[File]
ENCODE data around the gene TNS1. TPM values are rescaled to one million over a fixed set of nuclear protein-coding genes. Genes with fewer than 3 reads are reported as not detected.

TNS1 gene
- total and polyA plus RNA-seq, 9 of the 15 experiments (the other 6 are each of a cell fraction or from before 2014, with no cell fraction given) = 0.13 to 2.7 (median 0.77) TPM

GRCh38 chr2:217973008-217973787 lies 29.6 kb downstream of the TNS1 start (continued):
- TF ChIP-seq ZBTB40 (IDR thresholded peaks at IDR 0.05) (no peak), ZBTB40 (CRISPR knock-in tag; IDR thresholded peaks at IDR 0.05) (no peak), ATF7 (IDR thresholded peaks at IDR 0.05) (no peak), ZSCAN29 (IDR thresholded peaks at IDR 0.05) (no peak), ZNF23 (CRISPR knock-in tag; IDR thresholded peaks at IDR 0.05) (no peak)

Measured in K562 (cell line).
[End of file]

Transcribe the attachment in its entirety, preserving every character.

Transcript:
ENCODE data around the gene TNS1. TPM values are rescaled to one million over a fixed set of nuclear protein-coding genes. Genes with fewer than 3 reads are reported as not detected.

TNS1 gene
- total and polyA plus RNA-seq, 9 of the 15 experiments (the other 6 are each of a cell fraction or from before 2014, with no cell fraction given) = 0.13 to 2.7 (median 0.77) TPM

GRCh38 chr2:217973008-217973787 lies 29.6 kb downstream of the TNS1 start (continued):
- TF ChIP-seq ZBTB40 (IDR thresholded peaks at IDR 0.05) (no peak), ZBTB40 (CRISPR knock-in tag; IDR thresholded peaks at IDR 0.05) (no peak), ATF7 (IDR thresholded peaks at IDR 0.05) (no peak), ZSCAN29 (IDR thresholded peaks at IDR 0.05) (no peak), ZNF23 (CRISPR knock-in tag; IDR thresholded peaks at IDR 0.05) (no peak)

Measured in K562 (cell line).